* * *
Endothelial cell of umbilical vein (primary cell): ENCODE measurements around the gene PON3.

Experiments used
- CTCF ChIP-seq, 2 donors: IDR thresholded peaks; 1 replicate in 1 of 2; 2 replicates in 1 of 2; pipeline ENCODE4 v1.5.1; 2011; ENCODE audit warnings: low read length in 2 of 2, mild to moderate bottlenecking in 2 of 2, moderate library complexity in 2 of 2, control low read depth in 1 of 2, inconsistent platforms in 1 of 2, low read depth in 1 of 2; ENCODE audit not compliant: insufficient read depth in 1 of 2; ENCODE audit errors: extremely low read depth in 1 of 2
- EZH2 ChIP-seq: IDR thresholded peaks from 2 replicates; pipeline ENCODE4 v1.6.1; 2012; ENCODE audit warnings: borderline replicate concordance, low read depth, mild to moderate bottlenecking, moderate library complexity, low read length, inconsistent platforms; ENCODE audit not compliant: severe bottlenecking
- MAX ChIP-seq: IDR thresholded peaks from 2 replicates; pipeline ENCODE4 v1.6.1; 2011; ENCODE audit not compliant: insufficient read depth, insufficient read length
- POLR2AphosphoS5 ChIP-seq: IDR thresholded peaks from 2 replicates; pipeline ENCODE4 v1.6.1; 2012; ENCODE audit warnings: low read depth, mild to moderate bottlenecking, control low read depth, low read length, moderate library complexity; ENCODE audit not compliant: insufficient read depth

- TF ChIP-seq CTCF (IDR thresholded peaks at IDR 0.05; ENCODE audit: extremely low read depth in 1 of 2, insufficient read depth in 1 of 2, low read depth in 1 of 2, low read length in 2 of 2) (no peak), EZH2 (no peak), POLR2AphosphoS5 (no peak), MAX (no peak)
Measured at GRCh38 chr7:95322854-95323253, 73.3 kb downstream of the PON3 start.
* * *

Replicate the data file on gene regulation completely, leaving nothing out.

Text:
Endothelial cell of umbilical vein (primary cell): ENCODE measurements around the gene PON3.

Experiments used
- CTCF ChIP-seq, 2 donors: IDR thresholded peaks; 1 replicate in 1 of 2; 2 replicates in 1 of 2; pipeline ENCODE4 v1.5.1; 2011; ENCODE audit warnings: low read length in 2 of 2, mild to moderate bottlenecking in 2 of 2, moderate library complexity in 2 of 2, control low read depth in 1 of 2, inconsistent platforms in 1 of 2, low read depth in 1 of 2; ENCODE audit not compliant: insufficient read depth in 1 of 2; ENCODE audit errors: extremely low read depth in 1 of 2
- EZH2 ChIP-seq: IDR thresholded peaks from 2 replicates; pipeline ENCODE4 v1.6.1; 2012; ENCODE audit warnings: borderline replicate concordance, low read depth, mild to moderate bottlenecking, moderate library complexity, low read length, inconsistent platforms; ENCODE audit not compliant: severe bottlenecking
- MAX ChIP-seq: IDR thresholded peaks from 2 replicates; pipeline ENCODE4 v1.6.1; 2011; ENCODE audit not compliant: insufficient read depth, insufficient read length
- POLR2AphosphoS5 ChIP-seq: IDR thresholded peaks from 2 replicates; pipeline ENCODE4 v1.6.1; 2012; ENCODE audit warnings: low read depth, mild to moderate bottlenecking, control low read depth, low read length, moderate library complexity; ENCODE audit not compliant: insufficient read depth

- TF ChIP-seq CTCF (IDR thresholded peaks at IDR 0.05; ENCODE audit: extremely low read depth in 1 of 2, insufficient read depth in 1 of 2, low read depth in 1 of 2, low read length in 2 of 2) (no peak), EZH2 (no peak), POLR2AphosphoS5 (no peak), MAX (no peak)
Measured at GRCh38 chr7:95322854-95323253, 73.3 kb downstream of the PON3 start.